New research from Japan finds survivors who drink plenty of green tea may live longer lives.
Stroke survivors who drank at least seven cups per day were 62% less likely to die during the study period, versus non-drinkers. Similarly, the risk was cut by 53% among heart attack survivors who downed that much tea.
Green tea was not the only beverage tied to longer life. For heart attack survivors -- as well as people with no cardiovascular problems -- moderate coffee intake was also linked to better survival.
The coffee benefit did not extend, however, to stroke survivors.
What does it all mean?
The findings do not prove that either beverage is a life-prolonging elixir. But they do add to evidence that plant compounds called flavonoids are good for cardiovascular health, according to Dr. Andrew Freeman.
Freeman, who was not involved in the study, is director of cardiovascular prevention and wellness at National Jewish Health in Denver.
There are no magic bullet foods, and a few cups of green tea won't "cancel out the effects of a bacon cheeseburger," Freeman said.
He stressed the importance of an overall diet low in processed foods and rich in plant-based ones -- including fruits, vegetables, beans, whole grains and vegetable oils.
That said, people would benefit from replacing sugary drinks with tea and coffee -- provided they don't load those beverages down with cream and sugar, Freeman noted.
He said brewed teas and coffee are also better options than "diet" drinks, with their artificial sweeteners.
A caveat, Freeman said, is that people sensitive to caffeine would want to be judicious, especially with coffee.
The study was led by Dr. Hiroyasu Iso, a professor of public health at Osaka University, and published Feb. 4 in the journal Stroke. It involved more than 46,000 Japanese adults aged 40 to 79 who were followed for about 20 years. The group included 478 stroke survivors and 1,214 heart attack survivors.
At the outset, the participants completed questionnaires on their diets and other lifestyle habits. By the end of the study, 9,253 people had died.
In general, the researchers found, people who drank moderate amounts of coffee were less likely to die during the study period -- especially if they had a history of heart attack. Those who drank two or more cups per day were 39% less likely to die, versus non-drinkers.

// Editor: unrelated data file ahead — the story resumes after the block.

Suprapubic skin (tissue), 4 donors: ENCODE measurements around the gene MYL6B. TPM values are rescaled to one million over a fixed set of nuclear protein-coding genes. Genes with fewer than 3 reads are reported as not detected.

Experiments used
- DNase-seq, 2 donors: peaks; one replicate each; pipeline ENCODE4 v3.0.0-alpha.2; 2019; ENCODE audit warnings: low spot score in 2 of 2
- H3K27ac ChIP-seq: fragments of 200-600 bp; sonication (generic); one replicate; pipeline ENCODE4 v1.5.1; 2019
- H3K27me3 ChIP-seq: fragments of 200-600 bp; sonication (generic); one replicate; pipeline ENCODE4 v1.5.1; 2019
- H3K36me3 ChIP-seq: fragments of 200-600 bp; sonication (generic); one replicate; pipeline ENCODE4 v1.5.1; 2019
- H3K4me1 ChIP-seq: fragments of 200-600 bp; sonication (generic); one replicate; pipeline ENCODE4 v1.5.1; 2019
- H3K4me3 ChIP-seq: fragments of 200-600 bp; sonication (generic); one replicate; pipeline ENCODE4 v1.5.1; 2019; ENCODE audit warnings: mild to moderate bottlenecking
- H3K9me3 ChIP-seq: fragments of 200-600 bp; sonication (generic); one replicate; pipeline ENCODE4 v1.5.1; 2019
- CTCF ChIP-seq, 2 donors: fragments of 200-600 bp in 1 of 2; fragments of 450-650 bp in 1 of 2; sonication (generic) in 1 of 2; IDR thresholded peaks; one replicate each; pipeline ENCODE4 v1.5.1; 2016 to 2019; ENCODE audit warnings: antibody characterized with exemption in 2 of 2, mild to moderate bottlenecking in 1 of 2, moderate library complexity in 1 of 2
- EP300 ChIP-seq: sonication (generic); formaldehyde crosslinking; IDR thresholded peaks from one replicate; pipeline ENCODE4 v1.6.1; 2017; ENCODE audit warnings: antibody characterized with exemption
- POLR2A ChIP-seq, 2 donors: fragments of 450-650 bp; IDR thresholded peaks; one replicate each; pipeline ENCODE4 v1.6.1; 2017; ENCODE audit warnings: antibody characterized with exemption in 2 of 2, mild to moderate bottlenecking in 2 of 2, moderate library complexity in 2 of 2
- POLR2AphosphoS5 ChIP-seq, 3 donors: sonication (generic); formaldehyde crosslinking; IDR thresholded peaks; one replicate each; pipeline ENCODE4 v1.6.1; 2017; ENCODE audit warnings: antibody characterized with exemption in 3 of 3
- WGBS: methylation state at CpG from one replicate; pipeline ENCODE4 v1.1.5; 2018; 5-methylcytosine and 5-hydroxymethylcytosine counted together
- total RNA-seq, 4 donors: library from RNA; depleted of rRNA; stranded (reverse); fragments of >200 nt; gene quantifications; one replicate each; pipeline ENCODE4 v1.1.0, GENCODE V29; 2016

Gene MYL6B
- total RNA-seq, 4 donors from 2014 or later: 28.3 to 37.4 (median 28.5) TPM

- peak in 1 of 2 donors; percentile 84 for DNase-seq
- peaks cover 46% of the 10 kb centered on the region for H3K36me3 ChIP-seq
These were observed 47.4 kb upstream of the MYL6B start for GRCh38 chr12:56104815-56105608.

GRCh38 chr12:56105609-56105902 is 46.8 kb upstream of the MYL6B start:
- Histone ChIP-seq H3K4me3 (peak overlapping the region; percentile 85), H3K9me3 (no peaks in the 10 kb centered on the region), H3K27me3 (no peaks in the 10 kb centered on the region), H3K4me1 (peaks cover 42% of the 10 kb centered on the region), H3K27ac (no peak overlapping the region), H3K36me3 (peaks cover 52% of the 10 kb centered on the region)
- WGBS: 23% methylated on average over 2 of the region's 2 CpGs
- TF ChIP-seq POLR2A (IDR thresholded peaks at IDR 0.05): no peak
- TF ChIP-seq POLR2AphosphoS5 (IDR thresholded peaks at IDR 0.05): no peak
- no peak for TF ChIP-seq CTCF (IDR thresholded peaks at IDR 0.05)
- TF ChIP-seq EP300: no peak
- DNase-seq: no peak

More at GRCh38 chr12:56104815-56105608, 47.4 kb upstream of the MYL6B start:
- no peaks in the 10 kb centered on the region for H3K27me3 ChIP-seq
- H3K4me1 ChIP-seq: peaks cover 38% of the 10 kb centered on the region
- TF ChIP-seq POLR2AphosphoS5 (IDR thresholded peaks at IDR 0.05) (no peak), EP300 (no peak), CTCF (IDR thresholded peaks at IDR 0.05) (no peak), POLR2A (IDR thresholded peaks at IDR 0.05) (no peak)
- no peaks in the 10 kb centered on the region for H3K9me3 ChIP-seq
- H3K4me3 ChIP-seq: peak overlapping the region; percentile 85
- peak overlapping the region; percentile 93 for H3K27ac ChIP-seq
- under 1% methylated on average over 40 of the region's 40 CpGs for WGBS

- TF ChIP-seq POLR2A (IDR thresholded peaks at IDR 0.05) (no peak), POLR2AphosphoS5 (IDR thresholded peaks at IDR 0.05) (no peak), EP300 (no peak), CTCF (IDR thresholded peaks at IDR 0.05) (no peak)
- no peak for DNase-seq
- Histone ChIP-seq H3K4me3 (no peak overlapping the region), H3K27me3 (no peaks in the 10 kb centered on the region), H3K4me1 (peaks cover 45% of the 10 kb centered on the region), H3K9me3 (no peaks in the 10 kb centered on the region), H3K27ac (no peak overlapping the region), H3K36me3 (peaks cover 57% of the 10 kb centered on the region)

There was a smaller risk reduction among people with no history of heart problems or stroke.
Meanwhile, green tea looked protective among both stroke and heart attack survivors: The more green tea they drank, the better.
Of course, coffee and green tea lovers may be different from non-drinkers in other ways. The researchers accounted for a number of alternative explanations -- including exercise and diet habits, and whether people smoked or had high blood pressure.
And still, tea and coffee seemed beneficial.
Still, Freeman said there could be other, more nuanced things going on: People who have time in their day for seven cups of tea might have less stress in their lives, for instance.
It's also unclear whether findings in a Japanese population would generalize to countries with different diets, according to Linda Van Horn, an expert with the American Heart Association.
Tea drinkers in the study tended to have a healthy intake of fish and vegetables, noted Van Horn, who is also a professor of preventive medicine at Northwestern University in Chicago.
Those cautions made, Van Horn said that specific plant compounds -- in the case of green tea, one called epigallocatechin-gallate -- "are increasingly being recognized as having important anti-inflammatory cardio-metabolic benefits."
Like Freeman, Van Horn said that replacing sugary drinks with green tea would be a wise move. But she also agreed that a diet full of fruits, vegetables, fish, whole grains and "good" fats is key.
The American Heart Association has more on healthy eating.
SOURCES: Andrew Freeman, MD, director, cardiovascular prevention and wellness, and associate professor, National Jewish Health, Denver; Linda Van Horn, PhD, RDN, professor and chief, nutrition division, department of preventive medicine, Northwestern University Feinberg School of Medicine, Chicago, and volunteer expert, American Heart Association, Dallas; Stroke, Feb. 4, 2021, online